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Stress is a set of reactions in the body. These reactions are due to situations of stress faced by the body. The body reacts when it feels a threat, aggression or pressure and implements appropriate responses to address these situations. Infection, disease or any other symptoms can lead to stress: this defines organic stress, but stress is a word most often used in a psychological sense. It is in this case often synonymous with anxiety, and reflects a psychological response to an external event, seen as aggressive. Stress affects different people episodically or daily and some people are more sensitive than others. It can even be disabling. The causes of stress are many: work, trauma, anger, grief, depression or apprehension of an event.


The symptoms of stress vary from person to person and are very diverse. These include:
  • mental exhaustion;
  • migraine;
  • insomnia or nightmares;
  • physical fatigue;
  • anxiety;
  • irritability;
  • digestive disorders;
  • cardiovascular disorders;
  • sexual disorders;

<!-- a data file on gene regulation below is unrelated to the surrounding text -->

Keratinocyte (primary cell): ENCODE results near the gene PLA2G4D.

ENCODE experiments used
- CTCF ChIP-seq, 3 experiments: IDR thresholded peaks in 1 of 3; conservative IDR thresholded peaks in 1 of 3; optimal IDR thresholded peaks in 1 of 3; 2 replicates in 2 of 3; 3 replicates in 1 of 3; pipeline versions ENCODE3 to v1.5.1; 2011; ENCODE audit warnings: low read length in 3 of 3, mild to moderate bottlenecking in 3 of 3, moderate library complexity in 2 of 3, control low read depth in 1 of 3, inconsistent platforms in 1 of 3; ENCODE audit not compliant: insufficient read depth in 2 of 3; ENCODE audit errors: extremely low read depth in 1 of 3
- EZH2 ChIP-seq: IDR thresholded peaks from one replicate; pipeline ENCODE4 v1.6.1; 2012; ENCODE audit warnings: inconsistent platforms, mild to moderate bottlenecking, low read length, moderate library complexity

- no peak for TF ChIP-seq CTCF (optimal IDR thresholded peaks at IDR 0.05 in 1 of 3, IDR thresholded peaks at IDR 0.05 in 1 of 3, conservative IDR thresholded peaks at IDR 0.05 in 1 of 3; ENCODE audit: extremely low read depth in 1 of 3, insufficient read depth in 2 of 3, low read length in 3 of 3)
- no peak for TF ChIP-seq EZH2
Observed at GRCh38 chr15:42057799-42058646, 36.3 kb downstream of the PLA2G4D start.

• perspiration;
  • sweaty palms;


The diagnosis of stress is made at the end of the examination by the doctor, regarding the lifestyle of the patient and the context and environment in which he lives, to find objective evidence and possible causes: trauma, changing jobs, getting into trouble in his business, personal events, etc.


Organic stress must be supported by treating the cause. Psychological stress can be treated with counseling, sometimes accompanied by medication. Therapy may be prescribed to the patient and often involves cognitive-behavioral therapy, which examines the thought processes of the patient in order to identify the manner in which he deals with trauma, bad memories or other generators of stress. Time is also a healing factor. Prescription drugs include anxiolytics, sleeping pills or antidepressants.